On July 9th the timing of the explosions on the Underground was revised considerably. The blasts timings changed from those above to have occurred ‘almost simultaneously’ at 8.50am. Scotland Yard reported the Underground incidents occurred within 50 seconds of each other, despite the original timings spaced over 26 minutes.
How did the original stories of power surges, train collisions and derailments with staggered times turn into simultaneous suicide bombs? Could the transport management companies involved with running London’s underground really have got the cause of what happened on the underground so wrong?
“You could have had a power surge with a quite catastrophic casualty level. We have always been aware of that on the Underground.”
7th July Review Committee, March 1st, 2006
The Tubelines consortium of train operating companies reported the incidents with rather different information about the affected train lines, stations and the directions in which the trains were travelling:
At 09:46, the London Underground was suspended and all stations commenced evacuation following incidents at: Aldgate station heading towards Liverpool Street station on the Hammersmith & City line; Russell Square station heading towards Kings Cross station on the Piccadilly line; and Edgware Road station heading towards Paddington station on the Hammersmith & City line. [Tubelines]
Transport For London reported the following:
14:25 Transport for London Update
Latest information confirms that there were four incidents on London’s transport network this morning, three on London Underground and one on London Buses.
At 09:46, the London Underground was suspended and all stations commenced evacuation following incidents at:
- Aldgate station heading towards Liverpool Street station on the Hammersmith & City line;
- Russell Square station heading towards Kings Cross station on the Piccadilly line;
- Edgware Road station heading towards Paddington station on the Hammersmith & City line.
Source: TFL Press Release
Who released the correct information, the train operating companies, or the police? Notice that both TFL and Tubelines report that the Piccadilly Line train was heading towards King’s Cross and that the Hammersmith & City Line was affected, rather than the Circle Line as later reported.
Number 30 Bus Explosion, Tavistock Square
Fifty seven minutes after the ‘almost simultaneous’ explosions on the underground, an explosion occurred outside the British Medical Association headquarters on a number 30 bus that had been diverted into Tavistock Square. Footage of the bus showed that the roof had been lifted clean off the bus and a number of people were left standing on the top deck after the explosion occurred who looked otherwise unharmed.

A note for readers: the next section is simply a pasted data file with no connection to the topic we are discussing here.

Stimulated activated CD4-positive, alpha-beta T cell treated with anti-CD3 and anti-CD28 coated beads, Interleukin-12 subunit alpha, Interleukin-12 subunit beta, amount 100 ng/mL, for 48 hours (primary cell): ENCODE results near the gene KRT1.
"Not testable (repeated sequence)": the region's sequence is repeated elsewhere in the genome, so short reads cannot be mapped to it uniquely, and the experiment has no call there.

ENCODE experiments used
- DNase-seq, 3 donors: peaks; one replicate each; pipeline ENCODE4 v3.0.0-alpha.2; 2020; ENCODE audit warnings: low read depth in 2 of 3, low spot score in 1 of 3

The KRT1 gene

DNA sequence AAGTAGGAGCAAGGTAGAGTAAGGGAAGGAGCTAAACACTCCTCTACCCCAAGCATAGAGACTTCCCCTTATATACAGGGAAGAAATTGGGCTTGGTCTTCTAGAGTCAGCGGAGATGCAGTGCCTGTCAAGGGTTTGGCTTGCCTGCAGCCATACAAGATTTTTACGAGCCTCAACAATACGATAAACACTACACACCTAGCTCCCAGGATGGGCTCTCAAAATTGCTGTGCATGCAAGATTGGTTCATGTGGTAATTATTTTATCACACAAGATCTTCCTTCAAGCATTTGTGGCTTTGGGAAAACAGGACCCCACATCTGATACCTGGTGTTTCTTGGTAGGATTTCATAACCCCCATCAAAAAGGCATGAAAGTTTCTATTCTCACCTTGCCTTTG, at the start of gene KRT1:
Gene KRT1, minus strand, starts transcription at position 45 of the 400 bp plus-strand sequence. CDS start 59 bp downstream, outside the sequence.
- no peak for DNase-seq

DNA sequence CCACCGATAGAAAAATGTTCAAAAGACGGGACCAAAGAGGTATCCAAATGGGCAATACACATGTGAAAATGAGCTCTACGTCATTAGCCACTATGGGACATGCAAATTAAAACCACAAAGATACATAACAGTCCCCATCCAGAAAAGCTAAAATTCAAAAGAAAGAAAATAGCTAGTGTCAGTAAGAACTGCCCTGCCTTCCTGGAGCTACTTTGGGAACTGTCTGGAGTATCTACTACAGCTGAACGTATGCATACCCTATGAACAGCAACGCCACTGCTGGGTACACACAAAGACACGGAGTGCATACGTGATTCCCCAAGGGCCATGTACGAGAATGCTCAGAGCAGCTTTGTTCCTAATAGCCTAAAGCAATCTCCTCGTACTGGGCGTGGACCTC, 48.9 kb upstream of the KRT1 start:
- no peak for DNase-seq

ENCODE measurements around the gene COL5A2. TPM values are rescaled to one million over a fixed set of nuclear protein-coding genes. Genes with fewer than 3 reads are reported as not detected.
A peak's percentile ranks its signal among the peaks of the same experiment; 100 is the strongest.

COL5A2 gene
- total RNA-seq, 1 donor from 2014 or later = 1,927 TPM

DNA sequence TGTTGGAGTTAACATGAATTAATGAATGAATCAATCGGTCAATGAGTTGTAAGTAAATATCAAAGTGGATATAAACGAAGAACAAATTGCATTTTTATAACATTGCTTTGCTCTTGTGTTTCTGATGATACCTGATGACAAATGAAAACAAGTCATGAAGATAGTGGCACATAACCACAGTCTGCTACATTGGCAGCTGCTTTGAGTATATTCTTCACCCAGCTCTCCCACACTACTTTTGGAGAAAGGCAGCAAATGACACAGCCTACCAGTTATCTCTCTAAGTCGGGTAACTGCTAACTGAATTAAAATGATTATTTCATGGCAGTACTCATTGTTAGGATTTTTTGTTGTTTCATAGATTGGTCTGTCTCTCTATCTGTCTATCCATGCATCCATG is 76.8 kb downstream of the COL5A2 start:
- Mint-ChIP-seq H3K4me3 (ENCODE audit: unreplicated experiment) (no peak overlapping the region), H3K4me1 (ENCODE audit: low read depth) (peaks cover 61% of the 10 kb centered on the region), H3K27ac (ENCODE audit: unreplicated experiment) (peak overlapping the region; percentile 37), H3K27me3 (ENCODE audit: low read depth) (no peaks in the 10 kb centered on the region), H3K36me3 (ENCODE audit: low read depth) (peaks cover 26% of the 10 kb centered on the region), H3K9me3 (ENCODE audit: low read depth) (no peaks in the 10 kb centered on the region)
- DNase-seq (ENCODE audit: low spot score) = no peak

At the time of the explosion the bus was just outside the BMA and a number of offices housing companies from a wide range of industries including the transport and transport security industries.
The Metropolitan Police reported the number 30 bus explosion as follows:
At 09.47 there was an explosion on a bus at Upper Woburn Square junction with Tavistock Place. There are fatalities on the bus but it is not known how many. We estimate many casualties.
Immediately after the bus explosion, Sky News was told to pull its helicopter out of the skies and very little footage now exists in the public domain of the bus in the immediate aftermath of what happened. A number of photos exist showing the bus at various stages of the day and these will be added to the site shortly.
According to a testimony given by a July 7th survivor to the 7 July Review Committee on March 23 2006, a meeting was due to take place that morning in Lynton House, 7-10 Tavistock Square, that had been called at the last minute on July 6th, immediately following the news that London had won the 2012 Olympic bid.
The witness told the 7 July Review Committee that she had provided information about the meeting anonymously to police as she believed it may have some connection to the bus explosion outside her company’s head office in Tavistock Square.
The information was provided anonymously after her employers warned that talking about the events of July 7th to anyone, especially to the media, was forbidden and would result in instant dismissal.